Facebook's Oversight Board demands more transparency

Board bashed the social media giant for its preferential treatment of certain high-profile accounts

The Facebook app as seen on a smartphone in somebody's pocket

Facebook's Oversight Board has released its first Transparency Report, slamming the social media giant for not providing enough information on a controversial system called cross-check. 

The report, released today, covers Q4 2020 and the first half of 2021. In it, the board complains that Facebook had not been transparent enough about the cross-check system, originally designed as a quality-control measure for actions taken on high-profile accounts. A September report from the Wall Street Journal found the company used the system to exempt high-profile users from its rules. 

Practices included using low levels of review on some accounts, effectively whitelisting them. 

"Facebook failed to explain that some percentage of this content is not reviewed and remains on the platform despite its initial assessment as violating Facebook policies. This is a good example of how less-than-forthcoming answers from Facebook deprived the Board of critical information and context," the report said. 

Whitelisted accounts could spread misinformation and, in one case, nude photos of a privileged account holder’s alleged rape victim, which millions of fans saw before they were taken down. 

The board could not properly review the cross-check system due to a lack of information from Facebook, it complained.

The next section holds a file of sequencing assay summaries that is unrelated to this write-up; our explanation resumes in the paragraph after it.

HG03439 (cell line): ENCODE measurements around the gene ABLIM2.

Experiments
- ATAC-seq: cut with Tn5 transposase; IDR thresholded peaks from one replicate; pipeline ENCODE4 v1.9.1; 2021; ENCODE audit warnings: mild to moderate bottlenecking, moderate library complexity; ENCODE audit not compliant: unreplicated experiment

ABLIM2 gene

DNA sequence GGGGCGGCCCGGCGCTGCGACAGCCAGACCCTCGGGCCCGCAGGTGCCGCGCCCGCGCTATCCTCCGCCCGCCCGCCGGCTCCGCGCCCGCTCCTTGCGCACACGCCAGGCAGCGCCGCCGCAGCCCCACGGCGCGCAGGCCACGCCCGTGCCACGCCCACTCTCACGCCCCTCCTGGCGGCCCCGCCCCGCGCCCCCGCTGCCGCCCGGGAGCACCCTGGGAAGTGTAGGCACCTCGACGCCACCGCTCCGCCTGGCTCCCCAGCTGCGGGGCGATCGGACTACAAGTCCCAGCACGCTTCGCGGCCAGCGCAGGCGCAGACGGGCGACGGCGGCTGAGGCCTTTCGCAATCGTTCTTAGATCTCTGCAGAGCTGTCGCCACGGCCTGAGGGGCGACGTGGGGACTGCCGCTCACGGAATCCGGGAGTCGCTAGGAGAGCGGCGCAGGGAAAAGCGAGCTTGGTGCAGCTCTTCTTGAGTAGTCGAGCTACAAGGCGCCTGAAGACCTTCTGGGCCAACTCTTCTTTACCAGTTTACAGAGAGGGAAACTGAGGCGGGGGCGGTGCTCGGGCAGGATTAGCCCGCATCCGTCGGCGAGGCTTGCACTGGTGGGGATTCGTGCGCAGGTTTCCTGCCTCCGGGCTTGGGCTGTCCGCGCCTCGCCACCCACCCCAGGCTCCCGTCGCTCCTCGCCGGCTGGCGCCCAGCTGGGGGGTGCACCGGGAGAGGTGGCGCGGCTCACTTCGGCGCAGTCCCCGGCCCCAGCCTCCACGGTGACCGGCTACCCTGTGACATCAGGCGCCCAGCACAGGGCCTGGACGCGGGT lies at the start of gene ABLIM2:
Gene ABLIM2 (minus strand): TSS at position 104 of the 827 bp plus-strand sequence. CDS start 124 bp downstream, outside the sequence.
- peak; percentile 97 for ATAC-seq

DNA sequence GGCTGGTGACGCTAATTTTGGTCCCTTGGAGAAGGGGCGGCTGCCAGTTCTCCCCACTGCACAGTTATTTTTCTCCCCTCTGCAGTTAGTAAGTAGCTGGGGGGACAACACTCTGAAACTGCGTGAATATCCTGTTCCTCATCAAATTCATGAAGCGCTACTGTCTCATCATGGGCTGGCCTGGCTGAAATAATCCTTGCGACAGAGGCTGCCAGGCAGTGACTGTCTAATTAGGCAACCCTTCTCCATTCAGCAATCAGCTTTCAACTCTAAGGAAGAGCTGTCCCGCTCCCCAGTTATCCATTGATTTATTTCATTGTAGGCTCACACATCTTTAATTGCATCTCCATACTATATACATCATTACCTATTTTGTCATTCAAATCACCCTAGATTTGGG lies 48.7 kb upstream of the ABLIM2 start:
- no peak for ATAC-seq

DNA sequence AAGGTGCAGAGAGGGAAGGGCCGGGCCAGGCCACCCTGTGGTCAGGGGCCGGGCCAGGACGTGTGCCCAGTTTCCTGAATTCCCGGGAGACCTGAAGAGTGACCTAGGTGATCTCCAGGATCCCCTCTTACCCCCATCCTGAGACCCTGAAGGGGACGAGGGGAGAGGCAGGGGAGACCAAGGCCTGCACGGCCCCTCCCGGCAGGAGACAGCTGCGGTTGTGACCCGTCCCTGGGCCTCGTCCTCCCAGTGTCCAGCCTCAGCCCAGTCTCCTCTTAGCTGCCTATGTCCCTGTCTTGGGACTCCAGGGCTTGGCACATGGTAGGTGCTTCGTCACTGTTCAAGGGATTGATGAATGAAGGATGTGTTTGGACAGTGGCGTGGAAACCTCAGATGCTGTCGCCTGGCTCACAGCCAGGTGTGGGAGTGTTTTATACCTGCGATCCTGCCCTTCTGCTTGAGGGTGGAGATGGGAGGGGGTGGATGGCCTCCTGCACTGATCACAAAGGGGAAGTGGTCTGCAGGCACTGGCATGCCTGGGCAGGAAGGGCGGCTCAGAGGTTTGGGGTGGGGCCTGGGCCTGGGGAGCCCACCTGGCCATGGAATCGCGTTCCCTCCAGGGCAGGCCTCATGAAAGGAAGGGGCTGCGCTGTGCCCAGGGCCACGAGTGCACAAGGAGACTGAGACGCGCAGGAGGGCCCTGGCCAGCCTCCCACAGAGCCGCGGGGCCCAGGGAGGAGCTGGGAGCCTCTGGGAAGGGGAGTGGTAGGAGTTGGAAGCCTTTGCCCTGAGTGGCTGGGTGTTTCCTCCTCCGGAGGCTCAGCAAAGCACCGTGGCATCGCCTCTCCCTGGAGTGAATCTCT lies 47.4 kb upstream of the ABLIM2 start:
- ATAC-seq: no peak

"In the Board’s view, the team within Facebook tasked with providing information has not been fully forthcoming on cross-check," the report said. "On some occasions, Facebook failed to provide relevant information to the Board, while in other instances, the information it did provide was incomplete." 

Facebook admitted its description of the cross-check system to the board was misleading. The report continued, adding Facebook failed to properly explain how it selected accounts to include in the initiative. The social media company told the board that the system only applied to "a small number of decisions," but the Wall Street Journal found it applied to almost six million accounts. 

Former-President Donald Trump's Facebook account was included in cross-check, but the company failed to mention this to the board when it referred a complaint about that account's suspension to the board. The system only came up incidentally, when Facebook employees responded to a question from the board about that case. 

The board announced it will review the cross-check system and make recommendations on how it can be changed, at Facebook's request. The social media company will provide more documents relating to the system, it added. 

The board received over a half million user appeals in the review period, proceeding with just 17 of them. It decided 11 of those cases by the end of June, overturning Facebook's decision eight times. 

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